This practice coincides with another phenomenon - the desire many voters have to express their opposition to the current government. This is my personal opinion but this sentiment certainly played a part – but probably not entirely. I think many voters also chose opposition candidates because of their trust in individual candidates, their policies, and other factors.  

Q: Which party had the biggest gains and which had the biggest losses? 

Siripan: The public definitely gained the most because they now have a Governor that comes from an election. It’s a return to choosing local administrators by democratic means. [Note: Chadchart’s predecessor, Aswin Kwanmuang, was appointed by the ruling junta in 2016.] 

In terms of politics, it can be said that Pheu Thai had the biggest success in the City Councilors race, having won the most seats, 20. It’s the highest proportion they have taken when compared to previous City Councilors elections. They also defeated Thai Sang Thai in some districts that were thought to be firmly in control of the party’s founder, Sudarat Keyuraphan. 

Move Forward, which won the second biggest number of City Councilor seats, also managed to maintain its voting base, which amounted to about 400,000 to 600,000 votes in Bangkok. How this will translate into the number of MPs is unclear, however, since constituencies for MPs are smaller than City Councilor voting districts. 

The most devastating losses were suffered by Palang Pracharath, which went from receiving 790,000 votes in the 2019 general elections to just 270,000 votes, and only 2 seats on the City Councilors. This will demoralize the party rank and file. Some potential candidates may hesitate when thinking about their futures and end up looking for new parties. 

Although the number of Democrat Party seats fell from what they had after the 2010 local election, their proportions of votes remained roughly the same, compared to the general elections in 2019. 

Pradermchai: Palang Pracharath seems to have performed very badly. They had the highest number of MPs in Bangkok after the 2019 elections, yet they only secured 2 City Council seats in the districts of Din Daeng and Nong Chok. 

I think Palang Pracharath’s performance will definitely affect its chances in the national elections. If I were an executive of their party, I’d call for a serious evaluation of what happened.  

Ongart: Frankly speaking, I thought that we’d win more seats. But based on our assessment, it had more to do with local factors and less to do with influences from national politics. When you look at the districts that we didn’t win, we came in second in many of them. Seven districts, to be precise.

Why did the Democrat Party lose in those 7 districts? It’s because many of their candidates and veteran politicians were snapped up by other parties. The votes went with them. For example, in Yannawa district, Move Forward won 9,000 votes against Democrat Party’s 7,000, followed by Kla Party, at 5,000. Kla Party’s candidate was actually an ex-Democrat. Had that person still run on the Democrat’s ticket, the results would likely have been different. 

So no, I don’t think the Democrat Party’s popularity in Bangkok has taken a dip at all. 

But speaking in terms of the most passionate voter base, for this election, it has to be Move Forward. A majority of people who voted for Move Forward did so out of their commitment to the party. Regardless of who was fielded as a candidate, they still voted for Move Forward; it had nothing to do with the individual candidates.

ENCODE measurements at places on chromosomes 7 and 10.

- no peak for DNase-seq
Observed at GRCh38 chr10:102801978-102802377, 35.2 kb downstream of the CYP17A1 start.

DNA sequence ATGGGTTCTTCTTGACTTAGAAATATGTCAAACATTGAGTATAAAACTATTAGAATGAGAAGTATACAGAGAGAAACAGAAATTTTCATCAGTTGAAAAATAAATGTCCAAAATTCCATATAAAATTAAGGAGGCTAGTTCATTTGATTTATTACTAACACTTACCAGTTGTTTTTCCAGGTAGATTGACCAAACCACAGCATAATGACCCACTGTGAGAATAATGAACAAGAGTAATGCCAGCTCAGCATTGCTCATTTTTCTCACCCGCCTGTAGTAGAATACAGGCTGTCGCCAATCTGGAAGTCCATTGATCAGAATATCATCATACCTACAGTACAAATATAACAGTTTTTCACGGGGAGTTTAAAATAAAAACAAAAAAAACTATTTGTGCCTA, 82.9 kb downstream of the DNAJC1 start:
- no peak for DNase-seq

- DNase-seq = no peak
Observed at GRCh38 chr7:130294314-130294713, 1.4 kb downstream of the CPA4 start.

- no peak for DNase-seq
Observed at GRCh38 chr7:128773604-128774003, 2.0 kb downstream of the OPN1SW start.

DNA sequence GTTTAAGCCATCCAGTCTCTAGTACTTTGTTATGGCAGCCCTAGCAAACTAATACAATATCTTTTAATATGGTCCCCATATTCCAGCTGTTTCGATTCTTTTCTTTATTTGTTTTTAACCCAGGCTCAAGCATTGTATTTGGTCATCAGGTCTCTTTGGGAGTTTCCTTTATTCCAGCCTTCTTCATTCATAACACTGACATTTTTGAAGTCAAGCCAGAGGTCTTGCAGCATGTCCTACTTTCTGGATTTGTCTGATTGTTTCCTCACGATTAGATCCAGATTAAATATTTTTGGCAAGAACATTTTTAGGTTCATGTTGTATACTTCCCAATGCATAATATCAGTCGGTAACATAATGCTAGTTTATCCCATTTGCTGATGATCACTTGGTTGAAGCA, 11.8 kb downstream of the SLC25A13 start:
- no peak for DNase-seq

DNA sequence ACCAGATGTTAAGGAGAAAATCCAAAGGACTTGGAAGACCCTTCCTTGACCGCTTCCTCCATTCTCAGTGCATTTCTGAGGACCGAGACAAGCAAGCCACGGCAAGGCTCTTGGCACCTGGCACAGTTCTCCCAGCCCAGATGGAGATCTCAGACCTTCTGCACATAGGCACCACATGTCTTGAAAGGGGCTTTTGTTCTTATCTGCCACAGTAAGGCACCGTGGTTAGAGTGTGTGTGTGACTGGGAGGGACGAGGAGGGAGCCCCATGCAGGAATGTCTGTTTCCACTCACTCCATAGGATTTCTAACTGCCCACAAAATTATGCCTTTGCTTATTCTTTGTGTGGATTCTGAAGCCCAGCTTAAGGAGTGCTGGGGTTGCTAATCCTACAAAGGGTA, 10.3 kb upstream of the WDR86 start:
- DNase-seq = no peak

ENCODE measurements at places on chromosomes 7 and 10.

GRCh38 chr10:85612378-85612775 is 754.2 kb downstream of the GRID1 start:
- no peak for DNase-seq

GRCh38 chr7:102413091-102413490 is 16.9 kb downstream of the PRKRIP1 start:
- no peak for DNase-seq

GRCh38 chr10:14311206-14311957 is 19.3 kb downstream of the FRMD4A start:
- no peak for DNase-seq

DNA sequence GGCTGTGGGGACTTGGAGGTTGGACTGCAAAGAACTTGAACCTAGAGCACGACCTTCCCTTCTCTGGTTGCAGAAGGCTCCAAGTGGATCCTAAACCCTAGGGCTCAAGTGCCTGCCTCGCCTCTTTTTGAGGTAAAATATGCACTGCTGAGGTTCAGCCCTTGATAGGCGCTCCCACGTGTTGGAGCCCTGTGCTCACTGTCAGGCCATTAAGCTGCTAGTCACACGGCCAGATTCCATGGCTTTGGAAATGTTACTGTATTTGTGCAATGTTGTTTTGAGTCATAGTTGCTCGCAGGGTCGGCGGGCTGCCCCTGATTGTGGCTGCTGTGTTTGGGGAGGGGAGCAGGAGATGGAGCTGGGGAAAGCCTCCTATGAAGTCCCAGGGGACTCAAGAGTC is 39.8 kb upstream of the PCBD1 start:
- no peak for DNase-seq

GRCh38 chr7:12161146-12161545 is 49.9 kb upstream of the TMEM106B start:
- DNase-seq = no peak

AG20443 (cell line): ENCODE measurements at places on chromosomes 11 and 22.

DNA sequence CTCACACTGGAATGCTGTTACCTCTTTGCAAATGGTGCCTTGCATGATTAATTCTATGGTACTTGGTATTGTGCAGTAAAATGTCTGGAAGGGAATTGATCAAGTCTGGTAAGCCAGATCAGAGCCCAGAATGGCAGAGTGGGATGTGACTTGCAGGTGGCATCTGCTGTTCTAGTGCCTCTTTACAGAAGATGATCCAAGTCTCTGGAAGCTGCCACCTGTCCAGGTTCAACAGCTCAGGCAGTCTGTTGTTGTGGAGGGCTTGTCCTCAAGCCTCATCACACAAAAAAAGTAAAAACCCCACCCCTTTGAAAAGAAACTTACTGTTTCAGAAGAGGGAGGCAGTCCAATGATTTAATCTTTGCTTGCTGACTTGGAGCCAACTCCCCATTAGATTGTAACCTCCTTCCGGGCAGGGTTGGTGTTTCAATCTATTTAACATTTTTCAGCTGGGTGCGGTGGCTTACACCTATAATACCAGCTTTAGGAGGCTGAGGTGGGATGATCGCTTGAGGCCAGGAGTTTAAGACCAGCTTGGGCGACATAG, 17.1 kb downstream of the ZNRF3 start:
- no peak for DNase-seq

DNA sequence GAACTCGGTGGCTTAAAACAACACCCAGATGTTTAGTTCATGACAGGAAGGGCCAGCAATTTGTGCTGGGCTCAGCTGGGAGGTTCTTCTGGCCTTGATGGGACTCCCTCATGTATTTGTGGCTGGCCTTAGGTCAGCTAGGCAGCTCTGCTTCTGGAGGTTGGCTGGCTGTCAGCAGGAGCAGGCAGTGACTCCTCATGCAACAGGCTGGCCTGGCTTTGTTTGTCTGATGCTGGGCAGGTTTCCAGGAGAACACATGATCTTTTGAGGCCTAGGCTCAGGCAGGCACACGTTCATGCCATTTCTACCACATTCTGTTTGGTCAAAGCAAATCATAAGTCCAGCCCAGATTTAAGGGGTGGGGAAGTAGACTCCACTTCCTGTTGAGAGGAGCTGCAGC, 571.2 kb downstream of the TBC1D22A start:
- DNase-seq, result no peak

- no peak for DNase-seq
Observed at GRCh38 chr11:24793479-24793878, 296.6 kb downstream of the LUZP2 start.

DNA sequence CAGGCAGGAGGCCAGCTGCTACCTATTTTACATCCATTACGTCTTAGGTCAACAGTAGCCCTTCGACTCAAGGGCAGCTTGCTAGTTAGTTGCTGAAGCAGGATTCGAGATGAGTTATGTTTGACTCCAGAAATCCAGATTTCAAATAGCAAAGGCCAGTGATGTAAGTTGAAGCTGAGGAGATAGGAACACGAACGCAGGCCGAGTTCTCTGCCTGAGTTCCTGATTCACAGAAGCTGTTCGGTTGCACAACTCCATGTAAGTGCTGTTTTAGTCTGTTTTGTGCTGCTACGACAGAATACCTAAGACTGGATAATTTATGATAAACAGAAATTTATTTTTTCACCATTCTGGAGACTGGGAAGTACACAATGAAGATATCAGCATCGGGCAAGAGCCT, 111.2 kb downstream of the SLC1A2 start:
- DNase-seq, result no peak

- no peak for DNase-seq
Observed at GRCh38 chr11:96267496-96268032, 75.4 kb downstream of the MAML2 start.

Q: How much will City Councilors improve the chance of their parties in the general elections? 

Siripan: I can only give my assessment specific to the Bangkok region:

Firstly, Bangkok will no longer be a battleground for just Pheu Thai and Democrats. Move Forward has firmly established itself as a major competitor. It won’t go away any time soon. Thai Sang Thai’s potential can not be ruled out either, because it still won 10 percent of the votes in this past election. 

Secondly, Palang Pracharath’s drop in popularity in the capital is very real. 

Finally, many more parties will join the fray when the general elections hit, including parties that do not necessarily command a large base in Bangkok, like Bhumjaithai and Chart Thai Pattana. The dynamics of the race will be different. The new competitors will need to learn from this election about competing for voters in the same basket. We may see newer parties that do not have sufficient resources and capability on their own merging together. 

Pattraporn: I think that City Councilors will have a big impact on the chances of their respective parties in the next poll, certainly. Having a City Councilor means that your party will have a more comprehensive understanding of local districts. Like in my case, if my party wants to field a candidate for MP, I’ll be able to give them advice on  where to go, what to talk about, and what the biggest concerns and issues for people in the district are. 

The candidates will have all the information they need to set their agendas. They won’t have to start from zero. 

Ongart: There will be an impact. It won’t be everything, but it will still have some consequences. For example, if the City Councilor in a certain district performs well in their work and manages to impress local residents, it might also lead to a positive effect for candidates from the same party running for MP in that district. 

Pradermchai: Having City Councilors who are allied to you can make your vote canvassing and activities easier in those districts. But will it play a decisive role? No, it won’t. You can see this from previous elections. Many parties may have their City Councilors in a lot of districts, but when it comes to electing MPs, their candidates haven’t always won the same districts. 

I think voters will consider the situation unfolding prior to election day. That will be a much bigger factor than City Councilors.